Ironically, that’s not because safely operating a speeding ton and a half of metal is an easy calculation; you need to be aware of the pressure of your foot on the gas and how it correlates with your speed, the proper minute movements that your hands need to make on the steering wheel in order to navigate the curves of the road, the changing speeds of the cars in front of you, behind you, and beside you, as evidenced by their headlights, break lights, and positioning on the horizon or in your rear-view mirrors. You need to be aware of speed limits, traffic lights, stop signs, sometimes while controlling the AC, radio, and maybe talking about politics with the passenger in the front seat.

If we gave any of these tasks the same slow, considered attention that we give to the question of “what’s the best movie you’ve seen in the last 5 years?” or “What is 36 plus 2585?” we would never be able to back out of the driveway, let alone make the drive from our homes to our offices in one piece.

Luckily, our brains have evolved to allow us to engage system 2 to approximate these calculations, making quick and dirty decisions to undertake all of these tasks for which being close enough is good enough. You don’t need to start braking at exactly the optimal moment so that you slowly come to a complete stop exactly 2 car lengths behind the car in front of you. If you break a little too early, you can creep forward; if you break a little too late, you can compensate by braking harder.

It’s like answering the question “What is 36 plus 2585” with the answer “somewhere between 2500 and 2700.” It’s correct, and it’s correct enough for the task at hand – as my music teacher at arts camp used to say, “it’s close enough for jazz.”

What behavioural economists have been able to build out on is the notion that we use system 1 to make a lot of decisions for which we should maybe we should be using system 2, and we get a lot of those decisions wrong.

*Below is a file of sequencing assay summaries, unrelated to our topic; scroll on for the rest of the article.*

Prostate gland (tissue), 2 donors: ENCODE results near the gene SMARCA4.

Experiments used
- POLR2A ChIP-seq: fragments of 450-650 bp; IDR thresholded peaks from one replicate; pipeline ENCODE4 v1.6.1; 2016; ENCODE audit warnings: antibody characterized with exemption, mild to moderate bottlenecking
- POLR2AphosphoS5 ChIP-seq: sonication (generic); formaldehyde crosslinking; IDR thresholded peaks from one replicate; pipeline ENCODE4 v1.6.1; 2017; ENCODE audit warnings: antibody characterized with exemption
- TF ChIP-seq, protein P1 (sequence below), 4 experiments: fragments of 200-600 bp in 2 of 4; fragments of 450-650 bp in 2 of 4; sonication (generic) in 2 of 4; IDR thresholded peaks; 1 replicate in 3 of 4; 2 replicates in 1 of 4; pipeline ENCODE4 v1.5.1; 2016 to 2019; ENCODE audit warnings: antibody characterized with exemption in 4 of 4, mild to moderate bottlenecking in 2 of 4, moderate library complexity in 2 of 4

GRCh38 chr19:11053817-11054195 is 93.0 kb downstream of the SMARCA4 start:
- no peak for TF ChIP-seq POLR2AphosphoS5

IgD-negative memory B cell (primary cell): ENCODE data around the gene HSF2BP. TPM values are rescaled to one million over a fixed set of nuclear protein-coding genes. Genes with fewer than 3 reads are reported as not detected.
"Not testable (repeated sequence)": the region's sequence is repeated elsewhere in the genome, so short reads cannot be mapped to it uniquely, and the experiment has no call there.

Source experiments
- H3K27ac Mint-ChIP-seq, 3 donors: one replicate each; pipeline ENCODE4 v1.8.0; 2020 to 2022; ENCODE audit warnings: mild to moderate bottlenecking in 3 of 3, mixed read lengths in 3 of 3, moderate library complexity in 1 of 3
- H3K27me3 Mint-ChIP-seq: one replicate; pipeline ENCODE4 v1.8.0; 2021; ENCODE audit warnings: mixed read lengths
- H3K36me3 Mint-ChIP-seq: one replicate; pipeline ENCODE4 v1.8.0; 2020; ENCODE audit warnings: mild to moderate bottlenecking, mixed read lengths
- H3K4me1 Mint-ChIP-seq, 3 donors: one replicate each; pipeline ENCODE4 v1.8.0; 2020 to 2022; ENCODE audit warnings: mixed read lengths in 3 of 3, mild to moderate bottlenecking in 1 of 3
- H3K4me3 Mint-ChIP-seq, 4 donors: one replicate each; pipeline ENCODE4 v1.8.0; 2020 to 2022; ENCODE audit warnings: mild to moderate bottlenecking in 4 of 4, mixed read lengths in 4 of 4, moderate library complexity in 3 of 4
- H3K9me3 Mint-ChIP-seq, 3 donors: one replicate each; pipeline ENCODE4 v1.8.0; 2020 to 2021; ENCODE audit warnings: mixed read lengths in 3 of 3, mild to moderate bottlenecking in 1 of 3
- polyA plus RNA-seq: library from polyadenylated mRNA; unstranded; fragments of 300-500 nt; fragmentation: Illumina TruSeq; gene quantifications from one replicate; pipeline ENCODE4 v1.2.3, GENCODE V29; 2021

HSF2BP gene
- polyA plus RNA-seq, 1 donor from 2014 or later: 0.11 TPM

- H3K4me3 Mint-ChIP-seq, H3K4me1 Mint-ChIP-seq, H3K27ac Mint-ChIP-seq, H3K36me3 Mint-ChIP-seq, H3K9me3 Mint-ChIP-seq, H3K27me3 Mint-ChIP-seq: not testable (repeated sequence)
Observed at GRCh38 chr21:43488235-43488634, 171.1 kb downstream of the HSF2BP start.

For a demonstration, try answering these questions from Yale SOM’s Dr. Shane Frederick. The answer should immediately come to you (answers at the bottom of the post)*:

1) A bat and a ball cost $1.10 in total. The bat costs $1.00 more than the ball.
How much does the ball cost? _____ cents

2) If it takes 5 machines 5 minutes to make 5 widgets,
how long would it take 100 machines to make 100 widgets? _____ minutes

3) In a lake, there is a patch of lily pads. Every day, the patch doubles in size. If it takes 48 days for the patch to cover the entire lake, how long would it take for the patch to cover half of the lake? _____ days

 

In the next part of this blog, we will talk about how these 2 systems make decisions in harmony – or disharmony – when consumers buy products and services.

Keep scrolling down for the answers to the above questions

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*The ball costs 5 cents and the bat costs 105 cents for a total of $1.10. It takes 100 machines 5 minutes to make 100 widgets. It takes 47 days for the patch to cover half of the lake. Most people get these questions wrong because their System 1 mistakes them for easy questions, and forcefully shoves the quick and dirty answer down their throat.